Pulse attribute channel

So this pulse channel is tx0, and I merge that in with all the noise channels (chan1-x).

I want to use the value of this pulse channel to blend in the noise channels I previously created.
So, for example, if I have 4 bands: between 0 and 0.25 pulse value I want to use band 1 noise, between 0.25 and 0.5 I’ll use band 2, 0.5 and 0.75 use band 3, etc.

I didn’t want a hard step between bands, so I’m overlapping them, and in the end I found that having quite a wide blend worked well (I’m always getting a little of all noise channels, with one channel dominant).

This all happens in the vopchop_combineNoiseAndPulse:

vop: Combine Noise And Pulse

The left side of the network is working out the band midpoint ((1 / number of channels) * 0.5 * current channel number).

The middle section gets the current pulse value, and finds how far away that value is from the band midpoint for each channel.

If I just output the value of that fit node, and reduce the overlap, hopefully you can see what this is doing a little more obviously:

Motion view of channel blending

As the red line increases, it goes through the midpoints of each noise band, and the corresponding noise channel increases in intensity.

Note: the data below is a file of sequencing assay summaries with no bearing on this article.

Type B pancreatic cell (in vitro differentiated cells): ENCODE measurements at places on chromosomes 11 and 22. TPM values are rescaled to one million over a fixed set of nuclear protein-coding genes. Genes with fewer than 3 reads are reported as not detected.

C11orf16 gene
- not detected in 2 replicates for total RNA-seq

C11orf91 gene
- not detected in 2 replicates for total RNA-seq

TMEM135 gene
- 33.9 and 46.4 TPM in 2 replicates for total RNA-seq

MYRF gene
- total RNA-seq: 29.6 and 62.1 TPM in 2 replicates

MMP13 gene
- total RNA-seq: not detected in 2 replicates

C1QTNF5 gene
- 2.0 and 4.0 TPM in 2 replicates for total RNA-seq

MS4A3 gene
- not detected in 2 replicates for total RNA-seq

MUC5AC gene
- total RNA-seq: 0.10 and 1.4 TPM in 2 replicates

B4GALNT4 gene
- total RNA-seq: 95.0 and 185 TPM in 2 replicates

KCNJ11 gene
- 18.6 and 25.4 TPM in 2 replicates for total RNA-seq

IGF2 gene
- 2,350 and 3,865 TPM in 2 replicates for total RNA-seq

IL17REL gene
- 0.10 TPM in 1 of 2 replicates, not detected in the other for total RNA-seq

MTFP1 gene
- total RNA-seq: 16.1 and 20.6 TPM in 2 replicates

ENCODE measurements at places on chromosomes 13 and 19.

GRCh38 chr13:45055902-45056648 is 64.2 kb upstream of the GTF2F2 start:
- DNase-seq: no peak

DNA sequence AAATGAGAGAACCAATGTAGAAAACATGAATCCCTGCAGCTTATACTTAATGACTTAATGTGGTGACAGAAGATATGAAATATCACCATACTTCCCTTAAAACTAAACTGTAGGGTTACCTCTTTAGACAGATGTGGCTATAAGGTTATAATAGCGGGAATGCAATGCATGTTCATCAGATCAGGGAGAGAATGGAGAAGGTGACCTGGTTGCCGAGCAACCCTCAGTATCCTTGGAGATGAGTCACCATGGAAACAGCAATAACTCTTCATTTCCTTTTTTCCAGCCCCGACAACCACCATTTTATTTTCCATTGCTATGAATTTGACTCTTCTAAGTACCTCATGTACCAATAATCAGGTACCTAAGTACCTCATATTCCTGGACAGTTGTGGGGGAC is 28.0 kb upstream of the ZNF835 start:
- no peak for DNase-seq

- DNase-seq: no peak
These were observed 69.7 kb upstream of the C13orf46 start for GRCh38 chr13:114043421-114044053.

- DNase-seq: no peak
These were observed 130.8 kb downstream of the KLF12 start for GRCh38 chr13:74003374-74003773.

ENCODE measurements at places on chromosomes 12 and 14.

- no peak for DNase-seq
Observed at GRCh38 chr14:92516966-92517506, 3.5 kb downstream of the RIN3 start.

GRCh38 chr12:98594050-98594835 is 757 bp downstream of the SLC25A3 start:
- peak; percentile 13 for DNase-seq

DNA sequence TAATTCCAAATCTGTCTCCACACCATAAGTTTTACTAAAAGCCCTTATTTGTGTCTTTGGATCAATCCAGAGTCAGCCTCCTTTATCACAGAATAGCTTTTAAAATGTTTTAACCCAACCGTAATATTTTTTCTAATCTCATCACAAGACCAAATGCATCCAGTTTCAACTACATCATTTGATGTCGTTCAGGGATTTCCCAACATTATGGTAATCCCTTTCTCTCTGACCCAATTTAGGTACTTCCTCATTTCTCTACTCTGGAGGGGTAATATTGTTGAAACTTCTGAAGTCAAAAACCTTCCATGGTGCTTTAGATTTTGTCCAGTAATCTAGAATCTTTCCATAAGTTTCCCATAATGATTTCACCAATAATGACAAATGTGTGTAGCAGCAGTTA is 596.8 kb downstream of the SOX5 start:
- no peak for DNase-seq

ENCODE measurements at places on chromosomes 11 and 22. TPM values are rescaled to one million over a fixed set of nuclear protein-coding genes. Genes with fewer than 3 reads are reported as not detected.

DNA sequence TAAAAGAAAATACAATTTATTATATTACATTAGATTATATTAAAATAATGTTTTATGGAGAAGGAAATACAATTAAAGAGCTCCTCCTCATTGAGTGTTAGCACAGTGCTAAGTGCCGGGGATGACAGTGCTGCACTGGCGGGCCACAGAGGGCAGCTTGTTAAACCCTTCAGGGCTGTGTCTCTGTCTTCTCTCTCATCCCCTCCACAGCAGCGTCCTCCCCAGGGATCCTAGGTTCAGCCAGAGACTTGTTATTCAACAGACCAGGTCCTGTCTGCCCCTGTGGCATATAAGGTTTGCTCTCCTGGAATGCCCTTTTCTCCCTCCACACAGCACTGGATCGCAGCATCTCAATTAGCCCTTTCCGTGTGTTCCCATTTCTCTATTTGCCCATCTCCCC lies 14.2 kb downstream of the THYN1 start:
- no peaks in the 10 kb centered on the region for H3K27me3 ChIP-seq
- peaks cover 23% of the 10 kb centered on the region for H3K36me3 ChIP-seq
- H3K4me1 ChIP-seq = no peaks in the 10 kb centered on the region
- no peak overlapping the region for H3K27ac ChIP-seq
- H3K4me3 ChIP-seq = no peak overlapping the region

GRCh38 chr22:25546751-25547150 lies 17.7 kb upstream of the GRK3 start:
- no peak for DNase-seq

Since I’ve lowered the overlap for this image, there are actually gaps between bands, so there are certain values of the pulse that will result in no noise at all, but that’s just to make the image clearer.

The rest of the network is multiplying the pulse value with the noise channel value, and I end up with this:

Multiplied noise and pulse value

With that done, I delete the pulse channel, and I add all the noise channels together.

The last thing I’m doing is outputting the noise in stereo, and for that I’m just arbitrarily panning the sound between two channels using noise.

I create two new stereo noise channels together, and then use a vop to flip the second channel:

Noise channel flip

So I end up with this:

Stereo balance waveform

I multiply this back on the original noise:

StereoNoise

There’s a few other little adjustments in there, like making sure the amplitude is between -1 and 1, etc.

Also, I ramp in and out the audio over the first and last 20 frames:

RampInAndOut

And that’s it!

Hopefully you’ve enjoyed this series breaking down the squab video and my adventures in CHOPs. I can’t imagine I’ll use it for audio again, but it was definitely a fun experiment.

Today is Houdini 17 release day, so I can’t wait to dig in, and play around with all the new interesting features, perhaps there will be some vellum sims for future blog posts 🙂